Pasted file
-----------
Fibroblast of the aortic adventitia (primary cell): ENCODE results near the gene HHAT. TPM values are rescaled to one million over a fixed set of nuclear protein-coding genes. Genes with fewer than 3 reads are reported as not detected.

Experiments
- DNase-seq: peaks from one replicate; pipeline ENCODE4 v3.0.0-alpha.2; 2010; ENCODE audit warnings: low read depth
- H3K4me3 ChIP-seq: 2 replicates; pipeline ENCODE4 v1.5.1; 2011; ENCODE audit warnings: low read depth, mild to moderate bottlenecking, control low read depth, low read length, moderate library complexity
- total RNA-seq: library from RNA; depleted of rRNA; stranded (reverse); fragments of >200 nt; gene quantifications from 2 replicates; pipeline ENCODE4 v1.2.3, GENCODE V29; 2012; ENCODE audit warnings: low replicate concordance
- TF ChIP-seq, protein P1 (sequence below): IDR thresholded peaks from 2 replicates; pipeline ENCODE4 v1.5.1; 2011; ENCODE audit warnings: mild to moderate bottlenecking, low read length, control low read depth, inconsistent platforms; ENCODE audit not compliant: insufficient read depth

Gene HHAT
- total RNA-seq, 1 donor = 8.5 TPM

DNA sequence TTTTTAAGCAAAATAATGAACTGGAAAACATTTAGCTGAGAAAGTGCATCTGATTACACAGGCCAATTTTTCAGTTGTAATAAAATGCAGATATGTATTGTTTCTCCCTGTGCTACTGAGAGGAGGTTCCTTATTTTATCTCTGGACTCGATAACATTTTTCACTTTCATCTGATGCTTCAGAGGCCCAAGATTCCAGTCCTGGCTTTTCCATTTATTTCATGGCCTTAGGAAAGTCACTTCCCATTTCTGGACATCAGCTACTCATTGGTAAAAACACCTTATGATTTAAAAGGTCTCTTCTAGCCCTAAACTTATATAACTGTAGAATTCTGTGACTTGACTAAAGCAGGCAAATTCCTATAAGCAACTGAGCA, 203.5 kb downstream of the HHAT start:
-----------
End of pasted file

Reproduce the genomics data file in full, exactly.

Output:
Fibroblast of the aortic adventitia (primary cell): ENCODE results near the gene HHAT. TPM values are rescaled to one million over a fixed set of nuclear protein-coding genes. Genes with fewer than 3 reads are reported as not detected.

Experiments
- DNase-seq: peaks from one replicate; pipeline ENCODE4 v3.0.0-alpha.2; 2010; ENCODE audit warnings: low read depth
- H3K4me3 ChIP-seq: 2 replicates; pipeline ENCODE4 v1.5.1; 2011; ENCODE audit warnings: low read depth, mild to moderate bottlenecking, control low read depth, low read length, moderate library complexity
- total RNA-seq: library from RNA; depleted of rRNA; stranded (reverse); fragments of >200 nt; gene quantifications from 2 replicates; pipeline ENCODE4 v1.2.3, GENCODE V29; 2012; ENCODE audit warnings: low replicate concordance
- TF ChIP-seq, protein P1 (sequence below): IDR thresholded peaks from 2 replicates; pipeline ENCODE4 v1.5.1; 2011; ENCODE audit warnings: mild to moderate bottlenecking, low read length, control low read depth, inconsistent platforms; ENCODE audit not compliant: insufficient read depth

Gene HHAT
- total RNA-seq, 1 donor = 8.5 TPM

DNA sequence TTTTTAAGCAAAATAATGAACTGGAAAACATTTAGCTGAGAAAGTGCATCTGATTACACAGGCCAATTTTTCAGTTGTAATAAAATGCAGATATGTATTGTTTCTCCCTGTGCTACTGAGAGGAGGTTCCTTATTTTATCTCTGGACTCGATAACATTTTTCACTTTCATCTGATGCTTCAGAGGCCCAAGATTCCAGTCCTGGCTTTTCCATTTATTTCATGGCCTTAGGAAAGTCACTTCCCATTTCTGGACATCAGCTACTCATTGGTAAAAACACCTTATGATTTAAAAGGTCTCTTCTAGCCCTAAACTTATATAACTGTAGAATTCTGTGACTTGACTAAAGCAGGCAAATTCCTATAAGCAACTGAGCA, 203.5 kb downstream of the HHAT start: